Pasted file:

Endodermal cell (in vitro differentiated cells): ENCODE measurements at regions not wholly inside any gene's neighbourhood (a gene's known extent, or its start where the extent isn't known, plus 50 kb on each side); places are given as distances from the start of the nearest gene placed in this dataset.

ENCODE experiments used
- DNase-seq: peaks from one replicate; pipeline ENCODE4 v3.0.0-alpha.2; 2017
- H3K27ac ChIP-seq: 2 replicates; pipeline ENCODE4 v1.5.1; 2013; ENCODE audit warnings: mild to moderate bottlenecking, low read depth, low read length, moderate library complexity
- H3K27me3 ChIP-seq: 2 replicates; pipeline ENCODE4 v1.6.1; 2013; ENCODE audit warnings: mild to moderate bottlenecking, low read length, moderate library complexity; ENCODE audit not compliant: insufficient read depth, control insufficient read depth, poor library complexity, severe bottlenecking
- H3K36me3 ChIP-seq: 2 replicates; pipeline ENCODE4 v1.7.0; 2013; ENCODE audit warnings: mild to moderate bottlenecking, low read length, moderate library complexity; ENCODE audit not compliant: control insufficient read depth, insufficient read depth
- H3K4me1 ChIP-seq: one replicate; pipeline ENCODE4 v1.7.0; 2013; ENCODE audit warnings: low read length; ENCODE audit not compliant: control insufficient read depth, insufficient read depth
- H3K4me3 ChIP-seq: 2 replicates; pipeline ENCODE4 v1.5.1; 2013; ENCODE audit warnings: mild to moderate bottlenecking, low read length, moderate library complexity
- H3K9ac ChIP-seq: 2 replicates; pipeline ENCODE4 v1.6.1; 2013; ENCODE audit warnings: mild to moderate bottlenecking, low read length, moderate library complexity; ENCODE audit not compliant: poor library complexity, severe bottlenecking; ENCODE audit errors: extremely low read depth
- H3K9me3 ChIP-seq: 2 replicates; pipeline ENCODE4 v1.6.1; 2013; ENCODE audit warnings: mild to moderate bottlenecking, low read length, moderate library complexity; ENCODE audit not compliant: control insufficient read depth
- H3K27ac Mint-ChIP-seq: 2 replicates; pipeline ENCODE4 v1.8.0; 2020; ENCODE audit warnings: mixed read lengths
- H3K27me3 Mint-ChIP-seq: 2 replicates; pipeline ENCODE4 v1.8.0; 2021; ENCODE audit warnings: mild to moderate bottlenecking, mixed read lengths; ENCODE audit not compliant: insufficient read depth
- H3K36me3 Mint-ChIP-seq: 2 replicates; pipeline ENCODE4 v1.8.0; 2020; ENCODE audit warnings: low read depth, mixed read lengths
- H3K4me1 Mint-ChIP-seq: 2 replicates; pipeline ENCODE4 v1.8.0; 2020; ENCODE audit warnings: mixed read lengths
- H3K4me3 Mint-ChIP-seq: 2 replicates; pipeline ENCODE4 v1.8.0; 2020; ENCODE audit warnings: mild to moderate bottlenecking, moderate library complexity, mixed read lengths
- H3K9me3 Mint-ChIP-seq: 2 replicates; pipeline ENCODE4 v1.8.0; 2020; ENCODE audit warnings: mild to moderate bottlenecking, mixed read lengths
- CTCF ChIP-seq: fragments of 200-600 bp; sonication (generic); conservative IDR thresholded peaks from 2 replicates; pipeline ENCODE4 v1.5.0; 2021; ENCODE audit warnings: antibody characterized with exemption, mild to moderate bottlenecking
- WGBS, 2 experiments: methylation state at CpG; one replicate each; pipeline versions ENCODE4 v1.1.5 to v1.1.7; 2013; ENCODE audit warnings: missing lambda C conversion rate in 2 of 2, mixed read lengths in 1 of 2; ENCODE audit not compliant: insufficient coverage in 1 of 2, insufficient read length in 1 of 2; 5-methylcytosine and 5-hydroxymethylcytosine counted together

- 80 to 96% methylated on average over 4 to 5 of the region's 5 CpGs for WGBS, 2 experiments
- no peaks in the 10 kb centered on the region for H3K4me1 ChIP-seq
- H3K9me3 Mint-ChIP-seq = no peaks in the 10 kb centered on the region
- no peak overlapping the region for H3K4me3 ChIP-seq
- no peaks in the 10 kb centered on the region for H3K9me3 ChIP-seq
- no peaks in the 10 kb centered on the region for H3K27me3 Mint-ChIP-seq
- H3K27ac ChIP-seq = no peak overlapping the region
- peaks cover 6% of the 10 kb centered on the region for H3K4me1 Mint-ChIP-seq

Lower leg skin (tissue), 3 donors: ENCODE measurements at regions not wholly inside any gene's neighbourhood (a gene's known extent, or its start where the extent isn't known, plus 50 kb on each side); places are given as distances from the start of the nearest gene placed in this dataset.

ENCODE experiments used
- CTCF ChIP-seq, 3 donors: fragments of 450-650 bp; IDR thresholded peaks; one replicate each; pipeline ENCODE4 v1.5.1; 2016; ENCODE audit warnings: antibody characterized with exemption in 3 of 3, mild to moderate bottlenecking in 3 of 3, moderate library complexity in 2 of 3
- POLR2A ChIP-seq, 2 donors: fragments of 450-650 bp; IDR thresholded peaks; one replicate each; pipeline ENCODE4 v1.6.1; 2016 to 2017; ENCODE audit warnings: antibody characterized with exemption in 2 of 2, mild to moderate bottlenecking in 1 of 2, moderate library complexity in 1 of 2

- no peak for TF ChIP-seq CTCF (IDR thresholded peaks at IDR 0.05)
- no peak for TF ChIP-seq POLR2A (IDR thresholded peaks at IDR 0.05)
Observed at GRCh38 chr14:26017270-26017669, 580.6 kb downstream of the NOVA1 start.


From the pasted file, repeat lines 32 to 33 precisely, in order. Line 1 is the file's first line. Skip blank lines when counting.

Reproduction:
- no peak for TF ChIP-seq POLR2A (IDR thresholded peaks at IDR 0.05)
Observed at GRCh38 chr14:26017270-26017669, 580.6 kb downstream of the NOVA1 start.